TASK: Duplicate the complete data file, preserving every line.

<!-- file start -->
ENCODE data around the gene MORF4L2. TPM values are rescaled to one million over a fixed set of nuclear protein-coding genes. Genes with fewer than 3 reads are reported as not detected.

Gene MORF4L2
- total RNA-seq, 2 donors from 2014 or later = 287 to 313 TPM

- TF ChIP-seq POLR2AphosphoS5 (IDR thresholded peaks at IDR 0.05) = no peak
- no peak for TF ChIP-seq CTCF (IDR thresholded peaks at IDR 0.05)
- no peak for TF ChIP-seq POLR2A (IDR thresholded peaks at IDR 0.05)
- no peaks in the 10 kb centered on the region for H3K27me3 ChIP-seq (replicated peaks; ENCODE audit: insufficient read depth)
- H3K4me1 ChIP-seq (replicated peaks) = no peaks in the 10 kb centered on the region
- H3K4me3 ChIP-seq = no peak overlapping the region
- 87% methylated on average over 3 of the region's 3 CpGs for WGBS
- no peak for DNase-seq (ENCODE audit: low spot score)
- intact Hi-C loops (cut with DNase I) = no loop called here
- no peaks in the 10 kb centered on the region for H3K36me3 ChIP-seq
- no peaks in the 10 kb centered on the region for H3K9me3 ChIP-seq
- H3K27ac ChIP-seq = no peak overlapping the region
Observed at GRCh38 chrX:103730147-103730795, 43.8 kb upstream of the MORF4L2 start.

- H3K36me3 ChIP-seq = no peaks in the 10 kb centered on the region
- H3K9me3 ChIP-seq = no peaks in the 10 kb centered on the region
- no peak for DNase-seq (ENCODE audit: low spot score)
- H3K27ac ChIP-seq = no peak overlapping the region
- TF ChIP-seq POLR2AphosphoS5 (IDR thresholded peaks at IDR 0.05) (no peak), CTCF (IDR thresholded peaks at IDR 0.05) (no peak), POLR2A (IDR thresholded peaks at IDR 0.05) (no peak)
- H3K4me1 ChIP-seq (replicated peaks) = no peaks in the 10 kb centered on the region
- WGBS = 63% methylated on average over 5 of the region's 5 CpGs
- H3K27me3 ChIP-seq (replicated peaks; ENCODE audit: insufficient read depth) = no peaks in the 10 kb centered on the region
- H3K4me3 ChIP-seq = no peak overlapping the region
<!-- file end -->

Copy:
ENCODE data around the gene MORF4L2. TPM values are rescaled to one million over a fixed set of nuclear protein-coding genes. Genes with fewer than 3 reads are reported as not detected.

Gene MORF4L2
- total RNA-seq, 2 donors from 2014 or later = 287 to 313 TPM

- TF ChIP-seq POLR2AphosphoS5 (IDR thresholded peaks at IDR 0.05) = no peak
- no peak for TF ChIP-seq CTCF (IDR thresholded peaks at IDR 0.05)
- no peak for TF ChIP-seq POLR2A (IDR thresholded peaks at IDR 0.05)
- no peaks in the 10 kb centered on the region for H3K27me3 ChIP-seq (replicated peaks; ENCODE audit: insufficient read depth)
- H3K4me1 ChIP-seq (replicated peaks) = no peaks in the 10 kb centered on the region
- H3K4me3 ChIP-seq = no peak overlapping the region
- 87% methylated on average over 3 of the region's 3 CpGs for WGBS
- no peak for DNase-seq (ENCODE audit: low spot score)
- intact Hi-C loops (cut with DNase I) = no loop called here
- no peaks in the 10 kb centered on the region for H3K36me3 ChIP-seq
- no peaks in the 10 kb centered on the region for H3K9me3 ChIP-seq
- H3K27ac ChIP-seq = no peak overlapping the region
Observed at GRCh38 chrX:103730147-103730795, 43.8 kb upstream of the MORF4L2 start.

- H3K36me3 ChIP-seq = no peaks in the 10 kb centered on the region
- H3K9me3 ChIP-seq = no peaks in the 10 kb centered on the region
- no peak for DNase-seq (ENCODE audit: low spot score)
- H3K27ac ChIP-seq = no peak overlapping the region
- TF ChIP-seq POLR2AphosphoS5 (IDR thresholded peaks at IDR 0.05) (no peak), CTCF (IDR thresholded peaks at IDR 0.05) (no peak), POLR2A (IDR thresholded peaks at IDR 0.05) (no peak)
- H3K4me1 ChIP-seq (replicated peaks) = no peaks in the 10 kb centered on the region
- WGBS = 63% methylated on average over 5 of the region's 5 CpGs
- H3K27me3 ChIP-seq (replicated peaks; ENCODE audit: insufficient read depth) = no peaks in the 10 kb centered on the region
- H3K4me3 ChIP-seq = no peak overlapping the region